In addition to whatever food you have decided to serve baby, you will need to have a highchair or other upright and secure seat in which to feed him. You will also need soft-tipped spoons, unbreakable or plastic dishware and a bib to catch the mess that will likely fall. Introduce baby to his first meal when he is in a happy mood and isn’t overtired or starving for milk or formula. Allowing him to nurse briefly before or have a little bottle of formula is a good idea so he will be satiated but not overly full. It’s also best to try a new food in the morning or during the day in case an allergic reaction should occur.
When you first begin solids, you may only serve baby a meal one time per day or even once every few days. At this point, it is really just for baby to begin learning about food and exploring different textures and tastes. Once your little one reaches 8 or 9 months of age, you should be feeding 2-3 meals per day in addition to their regular nursing or bottle schedule. Always let your child determine how much they want to eat and when they are full. They are still receiving a large percentage of their nutrients from nursing or formula and the food they are eating is in addition to that.
In addition to always ensuring baby is supervised and in an upright position when eating, never feed a baby food that may present a choking hazard such as whole grapes, popcorn or hotdogs. Foods that could potentially cause choking should be cut into small pieces until the age of four and popcorn is not recommended until preschool age due to the risk of it getting caught in the windpipe.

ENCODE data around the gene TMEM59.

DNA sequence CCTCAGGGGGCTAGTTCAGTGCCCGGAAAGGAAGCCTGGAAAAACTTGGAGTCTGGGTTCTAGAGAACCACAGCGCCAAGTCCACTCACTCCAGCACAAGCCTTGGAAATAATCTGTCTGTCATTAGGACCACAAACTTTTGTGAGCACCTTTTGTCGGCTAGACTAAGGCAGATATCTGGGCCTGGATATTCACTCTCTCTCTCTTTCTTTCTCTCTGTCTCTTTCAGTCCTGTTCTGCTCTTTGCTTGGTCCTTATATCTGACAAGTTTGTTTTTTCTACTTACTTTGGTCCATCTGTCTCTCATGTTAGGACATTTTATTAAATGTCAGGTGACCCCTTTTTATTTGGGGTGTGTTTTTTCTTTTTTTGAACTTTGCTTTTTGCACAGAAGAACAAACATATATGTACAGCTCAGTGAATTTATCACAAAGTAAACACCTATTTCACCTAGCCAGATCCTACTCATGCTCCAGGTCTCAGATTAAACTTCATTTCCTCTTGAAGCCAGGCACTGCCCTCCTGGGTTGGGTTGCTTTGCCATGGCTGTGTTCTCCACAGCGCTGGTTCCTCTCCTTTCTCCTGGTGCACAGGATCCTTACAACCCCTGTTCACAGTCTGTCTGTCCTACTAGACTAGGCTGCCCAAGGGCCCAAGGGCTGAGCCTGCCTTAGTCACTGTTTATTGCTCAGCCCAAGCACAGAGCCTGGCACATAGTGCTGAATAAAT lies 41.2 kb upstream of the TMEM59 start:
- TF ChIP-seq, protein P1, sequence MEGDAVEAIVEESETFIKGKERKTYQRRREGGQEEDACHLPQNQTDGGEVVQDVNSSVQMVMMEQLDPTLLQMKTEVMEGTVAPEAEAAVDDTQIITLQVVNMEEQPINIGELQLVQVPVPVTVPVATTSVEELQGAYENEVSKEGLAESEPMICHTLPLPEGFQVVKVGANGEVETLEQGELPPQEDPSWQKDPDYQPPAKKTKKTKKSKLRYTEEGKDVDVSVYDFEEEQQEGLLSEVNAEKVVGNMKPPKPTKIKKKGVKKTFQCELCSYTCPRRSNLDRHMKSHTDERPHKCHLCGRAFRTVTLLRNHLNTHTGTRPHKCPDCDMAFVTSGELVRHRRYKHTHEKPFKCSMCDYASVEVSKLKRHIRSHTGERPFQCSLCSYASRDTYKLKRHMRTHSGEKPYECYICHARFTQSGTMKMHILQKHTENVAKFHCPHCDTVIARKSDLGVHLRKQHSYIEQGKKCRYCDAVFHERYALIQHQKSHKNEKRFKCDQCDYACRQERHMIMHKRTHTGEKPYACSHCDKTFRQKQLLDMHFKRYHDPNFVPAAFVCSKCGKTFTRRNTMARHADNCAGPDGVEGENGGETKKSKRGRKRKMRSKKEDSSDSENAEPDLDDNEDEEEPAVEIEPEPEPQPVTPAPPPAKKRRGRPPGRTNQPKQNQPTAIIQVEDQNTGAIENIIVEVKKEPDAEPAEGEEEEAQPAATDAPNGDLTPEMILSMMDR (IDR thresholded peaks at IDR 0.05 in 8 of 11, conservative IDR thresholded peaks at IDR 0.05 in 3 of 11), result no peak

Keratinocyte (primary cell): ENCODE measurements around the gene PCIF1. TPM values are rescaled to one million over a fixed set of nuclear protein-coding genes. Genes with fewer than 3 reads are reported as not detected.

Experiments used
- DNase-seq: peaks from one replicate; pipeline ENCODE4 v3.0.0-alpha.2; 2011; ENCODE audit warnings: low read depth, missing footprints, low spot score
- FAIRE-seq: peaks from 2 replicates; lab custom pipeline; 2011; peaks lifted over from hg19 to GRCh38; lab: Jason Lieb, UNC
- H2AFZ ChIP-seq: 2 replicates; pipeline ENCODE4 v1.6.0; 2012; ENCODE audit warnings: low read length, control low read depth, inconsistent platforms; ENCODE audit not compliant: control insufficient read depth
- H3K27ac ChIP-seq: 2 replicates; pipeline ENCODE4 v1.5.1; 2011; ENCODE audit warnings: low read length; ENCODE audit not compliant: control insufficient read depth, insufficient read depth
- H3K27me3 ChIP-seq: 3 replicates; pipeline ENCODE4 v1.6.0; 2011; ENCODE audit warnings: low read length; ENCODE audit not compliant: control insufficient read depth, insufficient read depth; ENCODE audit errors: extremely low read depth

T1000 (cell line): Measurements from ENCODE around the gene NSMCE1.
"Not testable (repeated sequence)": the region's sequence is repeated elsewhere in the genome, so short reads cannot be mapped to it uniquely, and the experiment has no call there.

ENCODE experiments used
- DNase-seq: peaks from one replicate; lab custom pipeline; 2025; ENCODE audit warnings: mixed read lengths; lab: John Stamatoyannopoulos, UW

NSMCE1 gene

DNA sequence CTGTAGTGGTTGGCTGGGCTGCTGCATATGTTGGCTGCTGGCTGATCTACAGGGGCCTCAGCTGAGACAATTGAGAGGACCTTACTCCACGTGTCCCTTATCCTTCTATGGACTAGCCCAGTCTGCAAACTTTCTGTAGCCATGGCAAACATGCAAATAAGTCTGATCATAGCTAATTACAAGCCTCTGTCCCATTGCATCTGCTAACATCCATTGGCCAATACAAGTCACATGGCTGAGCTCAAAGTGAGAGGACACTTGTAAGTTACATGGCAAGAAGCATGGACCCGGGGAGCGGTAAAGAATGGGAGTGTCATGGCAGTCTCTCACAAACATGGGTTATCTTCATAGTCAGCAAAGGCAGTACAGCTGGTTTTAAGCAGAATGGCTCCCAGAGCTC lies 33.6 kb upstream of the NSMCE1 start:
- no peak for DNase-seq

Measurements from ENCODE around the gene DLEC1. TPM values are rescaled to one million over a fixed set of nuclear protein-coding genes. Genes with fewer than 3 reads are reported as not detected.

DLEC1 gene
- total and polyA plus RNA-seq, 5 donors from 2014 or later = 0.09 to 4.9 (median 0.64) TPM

Also, never allow a baby under 1 year of age to have honey or cow’s milk. Honey contains spores of bacteria that may cause botulism which can be deadly to infants.
A Special Note about Breastfeeding:
Although the digestive system may be developed enough for baby to begin solids at 4 months, it should be noted that the American Academy of Pediatrics, World Health Organization and many other notable authorities on pediatric health recommend that babies are exclusively breastfed until they are 6 months of age. In addition to the multitude of health and emotional benefits breastfeeding offers to babies, extending exclusive breastfeeding to 6 months is associated with greater protection from illness, lower risk for obesity and a digestive system that is more developmentally ready for food. Solids during the first year should always be an accompaniment to your already established nursing relationship, not a replacement.
Starting solids can be an exciting time for both parents and baby as you enter a new stage of development and baby begins to explore the wonderful world of food. Use this special time to allow baby to experiment with different tastes, textures and simple pleasures like holding the spoon as he learns what he likes and does not like. For questions about infant care or any and all pregnancy and natural birth related topics, contact Health Foundations for a free consultation with a midwife and for a tour of our birth center. We are here to support you during all the stages of motherhood.